(Video) How to read service spin

Returning serves can be tough. It’s something all table tennis players can struggle with at some point or another. Even professional players will have certain opponents whose serves they find difficult to deal with. In this video lesson, I look at how to read service spin. I explain the two big clues to look out for when trying to read an opponent’s serve. At the end of the video I do some of my serves. See if you can read the spin. Good luck…

Improve your serves with some solo service practice

One of the best ways to improve your table tennis serves is solo practice. You get a box of balls and serve, serve, serve. I admit, this can be pretty boring. You need plenty of motivation to do this regularly. But if you can find the time and mental energy for some solo service practice, you can improve your serves a lot. In this blog post, I give advice on what you should (and shouldn’t do) during solo service practice and share some training drills to help you keep motivated.

(Video) How to do a reverse sidespin serve

One of my favourite serves is the reverse sidespin serve. It’s very effective against some opponents, who simply don’t know how to return it. But even if my opponent can return the serve, the ball is often returned in a predictable way, which gives me an opportunity to play a strong forehand attack for the 3rd ball. In this video lesson, I will show you how to do the reverse sidespin serve and explain the best positions to serve to.

Learn how to counter-attack (and take your game to the next level)

One of the players I coach likes to finish our coaching sessions with some match-play. We have some good games. I usually come out on top, but it’s close. After we finished one week, he said he found it difficult when I attack too much. He goes into automatic blocking mode and becomes too passive. So during our next session we worked on options for counter-attacking. When we played a few games at the end – he blocked less and attacked more and I found it much harder to win points. So for your benefit, here’s a couple of things we worked on, plus a simple training drill you can do.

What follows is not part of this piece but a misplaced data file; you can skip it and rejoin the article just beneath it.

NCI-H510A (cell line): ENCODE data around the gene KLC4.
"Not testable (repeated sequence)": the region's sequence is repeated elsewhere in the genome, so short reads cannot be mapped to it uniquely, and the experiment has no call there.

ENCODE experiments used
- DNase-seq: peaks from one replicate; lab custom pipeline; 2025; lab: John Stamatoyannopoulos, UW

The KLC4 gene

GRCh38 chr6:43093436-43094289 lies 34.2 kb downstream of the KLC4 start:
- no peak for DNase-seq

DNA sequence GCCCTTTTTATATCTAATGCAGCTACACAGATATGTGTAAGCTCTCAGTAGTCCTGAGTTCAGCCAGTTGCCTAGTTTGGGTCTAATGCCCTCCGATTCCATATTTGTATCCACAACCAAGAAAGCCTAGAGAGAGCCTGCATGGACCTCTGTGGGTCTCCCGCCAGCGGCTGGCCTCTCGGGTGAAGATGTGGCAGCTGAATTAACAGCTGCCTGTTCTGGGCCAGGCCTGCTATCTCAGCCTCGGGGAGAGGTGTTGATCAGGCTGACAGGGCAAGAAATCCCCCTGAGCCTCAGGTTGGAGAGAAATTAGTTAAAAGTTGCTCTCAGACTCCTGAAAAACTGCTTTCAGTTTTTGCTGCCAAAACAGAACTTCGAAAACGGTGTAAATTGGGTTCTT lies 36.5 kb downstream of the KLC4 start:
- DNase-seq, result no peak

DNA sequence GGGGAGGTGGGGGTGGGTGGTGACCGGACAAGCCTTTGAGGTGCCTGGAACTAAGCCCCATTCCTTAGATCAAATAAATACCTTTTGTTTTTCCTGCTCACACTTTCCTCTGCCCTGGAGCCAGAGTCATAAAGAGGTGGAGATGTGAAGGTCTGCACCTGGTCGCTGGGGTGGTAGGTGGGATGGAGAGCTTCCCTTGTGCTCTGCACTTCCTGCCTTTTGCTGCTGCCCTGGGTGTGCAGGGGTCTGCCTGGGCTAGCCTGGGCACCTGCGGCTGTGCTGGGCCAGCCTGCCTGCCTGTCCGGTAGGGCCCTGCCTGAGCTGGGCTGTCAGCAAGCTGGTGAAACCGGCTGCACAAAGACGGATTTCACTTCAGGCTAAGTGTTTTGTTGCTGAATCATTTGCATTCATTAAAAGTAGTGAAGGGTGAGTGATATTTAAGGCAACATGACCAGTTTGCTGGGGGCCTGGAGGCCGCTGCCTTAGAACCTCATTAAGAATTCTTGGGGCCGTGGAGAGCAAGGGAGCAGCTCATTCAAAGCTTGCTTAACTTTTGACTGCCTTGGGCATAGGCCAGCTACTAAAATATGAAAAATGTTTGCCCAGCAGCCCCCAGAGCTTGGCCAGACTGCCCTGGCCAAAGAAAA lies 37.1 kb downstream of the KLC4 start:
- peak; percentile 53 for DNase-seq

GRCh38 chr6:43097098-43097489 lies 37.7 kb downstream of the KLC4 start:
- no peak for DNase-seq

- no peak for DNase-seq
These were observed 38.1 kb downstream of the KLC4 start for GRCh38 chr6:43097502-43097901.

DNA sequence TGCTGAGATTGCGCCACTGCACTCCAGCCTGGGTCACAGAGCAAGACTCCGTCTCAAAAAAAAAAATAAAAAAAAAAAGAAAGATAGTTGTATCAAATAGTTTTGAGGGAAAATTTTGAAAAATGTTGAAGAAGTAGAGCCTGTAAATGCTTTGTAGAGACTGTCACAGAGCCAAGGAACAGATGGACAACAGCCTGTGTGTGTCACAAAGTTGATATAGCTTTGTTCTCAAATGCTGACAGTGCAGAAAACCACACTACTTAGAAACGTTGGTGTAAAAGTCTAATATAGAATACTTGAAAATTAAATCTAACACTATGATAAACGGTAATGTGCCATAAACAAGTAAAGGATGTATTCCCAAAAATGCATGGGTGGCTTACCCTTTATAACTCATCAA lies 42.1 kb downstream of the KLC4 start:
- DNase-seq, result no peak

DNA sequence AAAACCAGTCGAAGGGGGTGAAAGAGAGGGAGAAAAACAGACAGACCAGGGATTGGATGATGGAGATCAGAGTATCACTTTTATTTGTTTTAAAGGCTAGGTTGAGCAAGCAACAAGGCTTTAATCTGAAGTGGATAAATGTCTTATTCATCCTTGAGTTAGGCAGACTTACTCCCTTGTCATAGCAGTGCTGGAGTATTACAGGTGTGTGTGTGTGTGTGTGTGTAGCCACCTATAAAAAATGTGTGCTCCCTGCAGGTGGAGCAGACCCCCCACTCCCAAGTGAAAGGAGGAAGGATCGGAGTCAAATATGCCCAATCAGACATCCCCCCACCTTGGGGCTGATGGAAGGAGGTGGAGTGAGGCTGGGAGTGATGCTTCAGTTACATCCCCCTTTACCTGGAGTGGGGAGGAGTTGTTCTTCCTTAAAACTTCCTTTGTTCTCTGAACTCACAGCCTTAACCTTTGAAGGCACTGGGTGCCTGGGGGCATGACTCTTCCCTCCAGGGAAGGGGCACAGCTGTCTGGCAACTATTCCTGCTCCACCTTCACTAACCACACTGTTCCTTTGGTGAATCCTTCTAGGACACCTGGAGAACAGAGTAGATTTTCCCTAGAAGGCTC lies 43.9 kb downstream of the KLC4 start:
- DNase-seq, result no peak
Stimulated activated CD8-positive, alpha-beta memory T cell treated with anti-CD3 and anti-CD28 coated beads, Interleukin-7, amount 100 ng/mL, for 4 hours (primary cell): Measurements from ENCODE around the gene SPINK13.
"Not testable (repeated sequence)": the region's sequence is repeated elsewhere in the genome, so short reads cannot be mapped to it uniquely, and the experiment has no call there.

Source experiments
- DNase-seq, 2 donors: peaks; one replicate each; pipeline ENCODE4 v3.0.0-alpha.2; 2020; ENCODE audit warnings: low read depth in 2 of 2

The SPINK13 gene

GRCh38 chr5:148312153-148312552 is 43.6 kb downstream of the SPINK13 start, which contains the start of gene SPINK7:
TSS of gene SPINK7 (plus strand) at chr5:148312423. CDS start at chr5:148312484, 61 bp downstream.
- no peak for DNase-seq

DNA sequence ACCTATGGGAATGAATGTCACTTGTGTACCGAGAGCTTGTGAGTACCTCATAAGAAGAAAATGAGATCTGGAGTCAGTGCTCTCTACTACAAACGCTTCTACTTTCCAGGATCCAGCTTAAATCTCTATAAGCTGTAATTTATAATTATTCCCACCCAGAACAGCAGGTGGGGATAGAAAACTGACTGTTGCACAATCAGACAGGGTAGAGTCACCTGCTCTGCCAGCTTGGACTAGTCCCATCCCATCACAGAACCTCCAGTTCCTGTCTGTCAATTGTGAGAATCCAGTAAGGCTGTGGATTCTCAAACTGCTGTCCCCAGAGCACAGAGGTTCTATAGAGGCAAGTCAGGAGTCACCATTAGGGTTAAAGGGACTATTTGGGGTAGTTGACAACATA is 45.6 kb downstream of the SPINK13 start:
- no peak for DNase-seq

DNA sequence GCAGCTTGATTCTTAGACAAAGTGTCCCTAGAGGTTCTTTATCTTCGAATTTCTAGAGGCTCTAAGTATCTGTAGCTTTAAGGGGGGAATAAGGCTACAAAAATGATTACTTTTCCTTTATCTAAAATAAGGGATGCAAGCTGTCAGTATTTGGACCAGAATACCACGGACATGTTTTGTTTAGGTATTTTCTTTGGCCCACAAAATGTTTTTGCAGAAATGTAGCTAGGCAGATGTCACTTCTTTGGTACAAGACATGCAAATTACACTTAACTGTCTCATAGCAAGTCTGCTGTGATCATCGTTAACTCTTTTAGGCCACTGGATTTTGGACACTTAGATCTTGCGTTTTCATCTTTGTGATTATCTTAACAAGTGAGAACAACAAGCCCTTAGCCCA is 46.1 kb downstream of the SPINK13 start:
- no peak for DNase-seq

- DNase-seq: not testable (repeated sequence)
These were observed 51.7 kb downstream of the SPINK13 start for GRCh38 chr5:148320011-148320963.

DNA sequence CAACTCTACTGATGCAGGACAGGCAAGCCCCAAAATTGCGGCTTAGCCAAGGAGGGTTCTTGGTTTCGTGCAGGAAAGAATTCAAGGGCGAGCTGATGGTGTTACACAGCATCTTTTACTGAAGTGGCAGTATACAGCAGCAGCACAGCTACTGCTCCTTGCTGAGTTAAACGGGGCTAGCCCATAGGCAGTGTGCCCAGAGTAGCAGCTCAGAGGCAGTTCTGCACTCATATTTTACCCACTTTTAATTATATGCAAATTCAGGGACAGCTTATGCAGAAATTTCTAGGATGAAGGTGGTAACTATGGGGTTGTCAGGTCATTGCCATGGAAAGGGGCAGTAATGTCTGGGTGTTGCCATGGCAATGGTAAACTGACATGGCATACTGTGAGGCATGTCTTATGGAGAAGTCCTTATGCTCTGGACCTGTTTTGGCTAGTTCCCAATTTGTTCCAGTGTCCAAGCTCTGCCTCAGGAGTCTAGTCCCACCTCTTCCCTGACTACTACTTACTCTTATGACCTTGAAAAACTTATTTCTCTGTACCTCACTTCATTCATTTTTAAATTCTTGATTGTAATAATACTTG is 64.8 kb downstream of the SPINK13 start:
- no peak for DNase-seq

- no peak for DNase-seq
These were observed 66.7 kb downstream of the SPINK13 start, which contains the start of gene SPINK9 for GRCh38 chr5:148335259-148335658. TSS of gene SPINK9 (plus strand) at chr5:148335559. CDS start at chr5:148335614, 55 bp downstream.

(Video) How to block heavy topspin

A common problem players have when trying to block heavy topspin, is that the ball shoots long past the table. I know this problem very well, as I used to really struggle with heavy topspin when I first started playing competitive table tennis. Thankfully, the solution is quite simple. In this video, I explain how to block heavy topspin and how you can use aggressive blocks to put your opponent under some serious pressure.

How to get more speed and spin on your forehand topspin attacks

Some table tennis players have blistering forehand attacks. Blink and the ball is past you. Other players have steady forehand attacks. They can get the ball on the table consistently, but their attacks lack the speed and spin to really give you any trouble. What are the strong forehand attackers doing, which the weaker forehand attackers are not? Here are my tips on how to get more speed and spin on your forehand topspin attacks.

How to recover from a dip in form

We all have periods when we feel our progress has stalled or our form has dipped. This is entirely normal. I often remind the players I coach (and myself), that improvement doesn’t take place in a straight line. In reality you will experience lots of ups and downs, but gradually moving in the right direction. In this blog post, I look at what can cause a dip in form and what you can do about it.

How to warm-up before a match (if you only have five minutes)

One of the challenges of local league table tennis is that you often don’t get very much time to warm-up. By the time you get to the venue, you may only have five minutes to warm-up with your team-mates, and then it’s straight on with the matches. Your first match isn’t great. You’re a bit tight and tense and you don’t play anywhere near your best level. You moan to yourself about the fact that you haven’t had a proper warm-up. What can you do about this? In this blog post I explain how you can improve your warm-up routine, even if you only have a few minutes to warm-up.